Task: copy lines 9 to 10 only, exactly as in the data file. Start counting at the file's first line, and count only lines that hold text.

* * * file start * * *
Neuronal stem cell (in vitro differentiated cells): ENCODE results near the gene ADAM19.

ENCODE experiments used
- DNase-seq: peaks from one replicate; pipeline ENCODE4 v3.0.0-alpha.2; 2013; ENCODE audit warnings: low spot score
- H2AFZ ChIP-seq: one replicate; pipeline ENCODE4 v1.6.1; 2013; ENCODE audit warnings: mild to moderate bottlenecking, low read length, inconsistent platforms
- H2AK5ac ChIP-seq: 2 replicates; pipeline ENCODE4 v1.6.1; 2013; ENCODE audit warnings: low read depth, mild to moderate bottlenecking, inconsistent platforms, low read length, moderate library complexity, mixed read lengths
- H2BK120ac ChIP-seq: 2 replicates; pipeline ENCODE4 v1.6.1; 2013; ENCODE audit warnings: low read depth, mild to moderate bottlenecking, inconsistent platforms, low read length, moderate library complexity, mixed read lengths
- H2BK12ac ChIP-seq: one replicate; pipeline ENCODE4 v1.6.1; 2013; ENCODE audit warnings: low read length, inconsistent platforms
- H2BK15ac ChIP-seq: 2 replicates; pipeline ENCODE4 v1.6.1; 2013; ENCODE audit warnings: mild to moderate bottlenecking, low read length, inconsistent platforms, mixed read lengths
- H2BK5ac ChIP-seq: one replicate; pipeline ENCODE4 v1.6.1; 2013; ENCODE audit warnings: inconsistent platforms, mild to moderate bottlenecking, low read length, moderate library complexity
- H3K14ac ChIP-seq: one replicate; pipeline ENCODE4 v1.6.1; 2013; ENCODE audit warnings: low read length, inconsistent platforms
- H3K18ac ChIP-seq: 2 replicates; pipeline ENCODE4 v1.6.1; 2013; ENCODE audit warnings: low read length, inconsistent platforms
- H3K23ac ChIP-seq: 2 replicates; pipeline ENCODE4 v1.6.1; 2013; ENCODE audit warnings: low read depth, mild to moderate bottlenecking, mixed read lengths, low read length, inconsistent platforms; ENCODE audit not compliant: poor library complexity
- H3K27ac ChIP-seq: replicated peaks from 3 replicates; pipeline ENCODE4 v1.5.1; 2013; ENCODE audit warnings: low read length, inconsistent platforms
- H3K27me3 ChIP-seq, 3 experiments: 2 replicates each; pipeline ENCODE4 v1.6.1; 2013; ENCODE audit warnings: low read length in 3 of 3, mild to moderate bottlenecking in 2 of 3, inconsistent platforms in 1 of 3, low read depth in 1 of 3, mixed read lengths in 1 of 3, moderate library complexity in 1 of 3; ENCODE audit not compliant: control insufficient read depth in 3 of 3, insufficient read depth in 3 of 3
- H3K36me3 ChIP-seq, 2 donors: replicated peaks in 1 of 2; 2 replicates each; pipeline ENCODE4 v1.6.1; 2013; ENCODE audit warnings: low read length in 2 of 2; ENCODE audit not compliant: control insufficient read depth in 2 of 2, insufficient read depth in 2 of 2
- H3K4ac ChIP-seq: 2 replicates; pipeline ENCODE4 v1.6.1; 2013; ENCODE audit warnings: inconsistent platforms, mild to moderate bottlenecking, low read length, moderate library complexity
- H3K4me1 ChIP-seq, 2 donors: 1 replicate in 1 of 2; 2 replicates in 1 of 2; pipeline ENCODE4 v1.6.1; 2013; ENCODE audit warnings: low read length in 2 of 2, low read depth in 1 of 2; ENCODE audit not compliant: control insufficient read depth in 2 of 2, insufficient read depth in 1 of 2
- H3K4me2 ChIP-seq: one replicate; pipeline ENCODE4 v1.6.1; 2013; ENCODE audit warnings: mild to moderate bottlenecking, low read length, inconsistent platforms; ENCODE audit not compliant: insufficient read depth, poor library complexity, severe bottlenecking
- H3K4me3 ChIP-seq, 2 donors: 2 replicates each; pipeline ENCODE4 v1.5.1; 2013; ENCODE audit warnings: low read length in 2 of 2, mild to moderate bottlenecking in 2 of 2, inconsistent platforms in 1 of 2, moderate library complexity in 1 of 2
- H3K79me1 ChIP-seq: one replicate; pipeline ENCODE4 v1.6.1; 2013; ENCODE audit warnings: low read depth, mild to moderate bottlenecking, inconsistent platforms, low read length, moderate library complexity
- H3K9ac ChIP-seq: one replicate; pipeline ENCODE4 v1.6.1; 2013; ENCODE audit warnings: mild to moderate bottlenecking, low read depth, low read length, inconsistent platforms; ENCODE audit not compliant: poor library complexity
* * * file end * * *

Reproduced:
- H2BK5ac ChIP-seq: one replicate; pipeline ENCODE4 v1.6.1; 2013; ENCODE audit warnings: inconsistent platforms, mild to moderate bottlenecking, low read length, moderate library complexity
- H3K14ac ChIP-seq: one replicate; pipeline ENCODE4 v1.6.1; 2013; ENCODE audit warnings: low read length, inconsistent platforms